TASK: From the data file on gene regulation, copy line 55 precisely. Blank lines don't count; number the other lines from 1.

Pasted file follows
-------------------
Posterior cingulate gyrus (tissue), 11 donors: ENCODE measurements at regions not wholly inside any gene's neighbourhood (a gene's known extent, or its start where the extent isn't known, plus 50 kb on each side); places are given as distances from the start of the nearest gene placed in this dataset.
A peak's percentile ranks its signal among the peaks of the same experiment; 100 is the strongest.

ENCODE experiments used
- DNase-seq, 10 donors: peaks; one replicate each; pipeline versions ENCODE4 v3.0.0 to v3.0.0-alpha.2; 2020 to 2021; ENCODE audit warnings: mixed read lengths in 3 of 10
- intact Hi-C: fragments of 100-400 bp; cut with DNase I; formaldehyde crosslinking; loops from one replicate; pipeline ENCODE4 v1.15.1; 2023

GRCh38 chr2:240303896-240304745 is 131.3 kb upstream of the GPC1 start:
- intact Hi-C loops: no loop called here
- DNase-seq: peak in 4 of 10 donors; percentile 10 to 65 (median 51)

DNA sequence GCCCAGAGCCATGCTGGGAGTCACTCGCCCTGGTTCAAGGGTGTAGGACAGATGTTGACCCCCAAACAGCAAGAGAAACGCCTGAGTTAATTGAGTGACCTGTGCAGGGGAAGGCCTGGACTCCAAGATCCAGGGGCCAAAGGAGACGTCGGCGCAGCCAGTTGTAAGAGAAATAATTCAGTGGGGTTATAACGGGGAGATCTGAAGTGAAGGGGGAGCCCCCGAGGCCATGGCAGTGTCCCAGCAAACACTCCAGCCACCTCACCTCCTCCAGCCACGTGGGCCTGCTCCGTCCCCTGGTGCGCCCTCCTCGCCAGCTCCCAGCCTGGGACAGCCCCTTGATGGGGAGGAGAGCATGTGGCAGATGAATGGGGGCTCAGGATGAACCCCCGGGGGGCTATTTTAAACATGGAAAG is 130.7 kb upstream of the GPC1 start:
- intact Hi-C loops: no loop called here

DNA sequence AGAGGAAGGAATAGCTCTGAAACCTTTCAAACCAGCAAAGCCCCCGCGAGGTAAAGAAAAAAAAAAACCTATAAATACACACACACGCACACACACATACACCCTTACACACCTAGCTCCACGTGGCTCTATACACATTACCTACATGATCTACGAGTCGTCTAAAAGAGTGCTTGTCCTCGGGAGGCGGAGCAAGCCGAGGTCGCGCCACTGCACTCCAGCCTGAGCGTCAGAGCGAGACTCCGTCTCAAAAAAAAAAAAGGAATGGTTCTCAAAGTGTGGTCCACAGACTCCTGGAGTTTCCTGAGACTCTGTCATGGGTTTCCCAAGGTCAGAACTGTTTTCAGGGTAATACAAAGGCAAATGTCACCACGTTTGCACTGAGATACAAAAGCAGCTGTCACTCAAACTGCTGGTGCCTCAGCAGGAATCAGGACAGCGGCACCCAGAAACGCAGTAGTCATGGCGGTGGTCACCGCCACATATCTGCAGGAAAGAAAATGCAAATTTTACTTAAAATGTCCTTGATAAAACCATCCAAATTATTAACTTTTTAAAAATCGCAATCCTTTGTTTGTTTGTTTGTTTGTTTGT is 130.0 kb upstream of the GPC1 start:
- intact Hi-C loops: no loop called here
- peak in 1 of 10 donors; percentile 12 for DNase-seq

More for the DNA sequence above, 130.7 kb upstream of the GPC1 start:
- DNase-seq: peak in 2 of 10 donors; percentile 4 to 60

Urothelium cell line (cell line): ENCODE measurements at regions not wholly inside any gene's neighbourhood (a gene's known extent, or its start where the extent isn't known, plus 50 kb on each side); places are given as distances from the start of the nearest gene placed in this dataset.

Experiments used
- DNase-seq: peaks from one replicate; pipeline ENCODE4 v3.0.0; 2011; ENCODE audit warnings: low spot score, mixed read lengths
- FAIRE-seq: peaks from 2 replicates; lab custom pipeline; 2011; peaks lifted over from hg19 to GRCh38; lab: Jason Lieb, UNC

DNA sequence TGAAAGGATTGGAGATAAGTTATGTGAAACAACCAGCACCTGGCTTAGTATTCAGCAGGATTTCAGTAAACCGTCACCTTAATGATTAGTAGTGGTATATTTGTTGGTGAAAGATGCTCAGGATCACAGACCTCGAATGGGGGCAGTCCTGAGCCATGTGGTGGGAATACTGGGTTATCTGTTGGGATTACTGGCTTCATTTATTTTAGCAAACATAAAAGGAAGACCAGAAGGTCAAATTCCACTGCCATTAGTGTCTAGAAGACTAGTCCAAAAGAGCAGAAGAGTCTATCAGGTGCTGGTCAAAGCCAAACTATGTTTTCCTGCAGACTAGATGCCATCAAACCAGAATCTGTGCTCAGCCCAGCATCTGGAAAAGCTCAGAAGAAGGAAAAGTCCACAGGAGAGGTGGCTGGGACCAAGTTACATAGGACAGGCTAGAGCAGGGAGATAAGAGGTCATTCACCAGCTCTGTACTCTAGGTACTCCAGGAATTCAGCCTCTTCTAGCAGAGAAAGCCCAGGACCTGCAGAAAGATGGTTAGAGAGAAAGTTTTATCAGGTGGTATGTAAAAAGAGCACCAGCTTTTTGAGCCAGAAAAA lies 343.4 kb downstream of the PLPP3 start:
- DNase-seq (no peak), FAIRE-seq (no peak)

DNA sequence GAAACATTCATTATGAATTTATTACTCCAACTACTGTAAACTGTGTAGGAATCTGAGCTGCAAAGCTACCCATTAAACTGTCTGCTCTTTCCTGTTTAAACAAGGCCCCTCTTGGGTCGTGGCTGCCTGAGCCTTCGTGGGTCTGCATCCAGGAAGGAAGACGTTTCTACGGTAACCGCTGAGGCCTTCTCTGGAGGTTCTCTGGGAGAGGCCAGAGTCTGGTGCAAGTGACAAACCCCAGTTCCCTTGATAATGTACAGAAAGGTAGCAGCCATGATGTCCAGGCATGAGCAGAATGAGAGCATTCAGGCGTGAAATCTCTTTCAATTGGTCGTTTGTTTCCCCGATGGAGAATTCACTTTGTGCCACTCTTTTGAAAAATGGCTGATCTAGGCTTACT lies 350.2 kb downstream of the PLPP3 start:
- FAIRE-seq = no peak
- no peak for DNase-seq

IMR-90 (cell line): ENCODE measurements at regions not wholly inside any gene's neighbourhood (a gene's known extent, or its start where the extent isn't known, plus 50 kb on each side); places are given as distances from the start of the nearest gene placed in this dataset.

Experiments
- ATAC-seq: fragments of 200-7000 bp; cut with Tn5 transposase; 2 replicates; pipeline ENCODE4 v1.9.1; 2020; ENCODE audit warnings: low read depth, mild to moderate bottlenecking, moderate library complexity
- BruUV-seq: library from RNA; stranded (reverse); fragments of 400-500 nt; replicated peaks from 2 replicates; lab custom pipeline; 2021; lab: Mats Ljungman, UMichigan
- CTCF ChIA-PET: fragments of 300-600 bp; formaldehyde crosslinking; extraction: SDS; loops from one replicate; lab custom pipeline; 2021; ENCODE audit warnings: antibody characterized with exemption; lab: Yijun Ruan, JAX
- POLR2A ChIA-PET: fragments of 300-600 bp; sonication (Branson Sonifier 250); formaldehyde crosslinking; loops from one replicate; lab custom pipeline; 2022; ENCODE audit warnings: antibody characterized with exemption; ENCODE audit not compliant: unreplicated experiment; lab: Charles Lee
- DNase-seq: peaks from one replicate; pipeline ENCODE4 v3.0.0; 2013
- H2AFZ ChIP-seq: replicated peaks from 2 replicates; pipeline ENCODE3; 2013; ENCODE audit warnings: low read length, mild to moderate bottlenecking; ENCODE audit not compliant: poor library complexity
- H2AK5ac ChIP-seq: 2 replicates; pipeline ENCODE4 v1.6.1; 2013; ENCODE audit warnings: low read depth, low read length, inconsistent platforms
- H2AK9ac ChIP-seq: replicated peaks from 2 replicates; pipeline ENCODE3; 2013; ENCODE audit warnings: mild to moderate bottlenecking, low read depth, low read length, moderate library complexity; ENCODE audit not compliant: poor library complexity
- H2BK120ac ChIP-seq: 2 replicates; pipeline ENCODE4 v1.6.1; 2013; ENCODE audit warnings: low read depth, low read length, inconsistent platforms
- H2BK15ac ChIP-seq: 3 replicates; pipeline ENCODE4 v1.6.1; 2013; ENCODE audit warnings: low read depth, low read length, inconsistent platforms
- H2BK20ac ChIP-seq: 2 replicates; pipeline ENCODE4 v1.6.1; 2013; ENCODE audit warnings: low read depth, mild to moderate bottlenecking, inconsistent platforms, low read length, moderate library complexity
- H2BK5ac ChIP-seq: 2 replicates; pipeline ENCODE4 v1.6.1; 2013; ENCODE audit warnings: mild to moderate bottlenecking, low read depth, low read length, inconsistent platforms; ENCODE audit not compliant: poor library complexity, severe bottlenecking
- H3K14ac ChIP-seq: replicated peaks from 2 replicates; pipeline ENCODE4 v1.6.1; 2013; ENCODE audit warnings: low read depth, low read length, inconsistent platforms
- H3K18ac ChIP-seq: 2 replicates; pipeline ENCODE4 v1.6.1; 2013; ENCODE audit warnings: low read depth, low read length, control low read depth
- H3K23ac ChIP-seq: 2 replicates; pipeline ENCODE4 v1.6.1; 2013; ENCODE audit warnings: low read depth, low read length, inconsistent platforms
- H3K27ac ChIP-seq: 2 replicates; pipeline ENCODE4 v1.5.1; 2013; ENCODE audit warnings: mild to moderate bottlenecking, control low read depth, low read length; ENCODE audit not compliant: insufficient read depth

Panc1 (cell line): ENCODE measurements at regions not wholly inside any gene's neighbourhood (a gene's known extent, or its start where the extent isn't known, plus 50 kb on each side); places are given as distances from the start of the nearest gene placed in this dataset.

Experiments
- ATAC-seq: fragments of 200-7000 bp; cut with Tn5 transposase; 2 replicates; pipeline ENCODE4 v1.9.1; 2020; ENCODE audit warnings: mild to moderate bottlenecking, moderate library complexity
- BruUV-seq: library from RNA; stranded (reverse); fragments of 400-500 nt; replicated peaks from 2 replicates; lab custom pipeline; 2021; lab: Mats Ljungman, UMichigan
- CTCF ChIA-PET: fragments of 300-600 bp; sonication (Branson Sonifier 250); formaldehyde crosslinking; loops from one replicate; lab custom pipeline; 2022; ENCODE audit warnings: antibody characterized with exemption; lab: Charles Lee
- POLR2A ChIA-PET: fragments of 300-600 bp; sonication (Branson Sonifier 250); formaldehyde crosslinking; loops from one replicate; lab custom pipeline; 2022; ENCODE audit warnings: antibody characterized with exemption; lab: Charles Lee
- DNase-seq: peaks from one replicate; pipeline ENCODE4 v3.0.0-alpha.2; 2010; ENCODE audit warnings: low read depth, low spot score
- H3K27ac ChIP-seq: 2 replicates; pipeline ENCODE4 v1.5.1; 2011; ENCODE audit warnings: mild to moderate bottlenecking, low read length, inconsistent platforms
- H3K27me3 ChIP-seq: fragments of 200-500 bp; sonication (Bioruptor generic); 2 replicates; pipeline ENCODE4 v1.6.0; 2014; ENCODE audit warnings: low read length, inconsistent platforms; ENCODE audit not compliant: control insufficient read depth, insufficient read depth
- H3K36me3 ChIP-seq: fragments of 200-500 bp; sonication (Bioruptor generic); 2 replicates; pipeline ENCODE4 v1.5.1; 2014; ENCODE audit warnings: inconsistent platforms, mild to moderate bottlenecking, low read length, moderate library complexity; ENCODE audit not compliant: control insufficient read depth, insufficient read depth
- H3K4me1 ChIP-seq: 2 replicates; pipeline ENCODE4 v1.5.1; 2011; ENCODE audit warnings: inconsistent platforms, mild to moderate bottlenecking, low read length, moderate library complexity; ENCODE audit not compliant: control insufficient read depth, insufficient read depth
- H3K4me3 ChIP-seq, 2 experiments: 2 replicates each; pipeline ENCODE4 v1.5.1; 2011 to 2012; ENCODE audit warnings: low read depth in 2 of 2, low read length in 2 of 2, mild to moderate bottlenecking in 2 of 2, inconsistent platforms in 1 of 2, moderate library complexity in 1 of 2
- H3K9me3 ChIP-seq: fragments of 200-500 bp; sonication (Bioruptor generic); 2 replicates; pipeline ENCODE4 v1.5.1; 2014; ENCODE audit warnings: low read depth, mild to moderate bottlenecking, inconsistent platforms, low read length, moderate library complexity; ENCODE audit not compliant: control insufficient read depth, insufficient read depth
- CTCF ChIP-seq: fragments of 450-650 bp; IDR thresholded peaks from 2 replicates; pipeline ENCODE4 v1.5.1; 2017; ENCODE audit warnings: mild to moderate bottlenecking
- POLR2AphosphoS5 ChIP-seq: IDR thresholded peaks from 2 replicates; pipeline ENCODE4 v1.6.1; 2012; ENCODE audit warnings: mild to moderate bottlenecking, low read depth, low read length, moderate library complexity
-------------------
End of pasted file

- H3K9me3 ChIP-seq: fragments of 200-500 bp; sonication (Bioruptor generic); 2 replicates; pipeline ENCODE4 v1.5.1; 2014; ENCODE audit warnings: low read depth, mild to moderate bottlenecking, inconsistent platforms, low read length, moderate library complexity; ENCODE audit not compliant: control insufficient read depth, insufficient read depth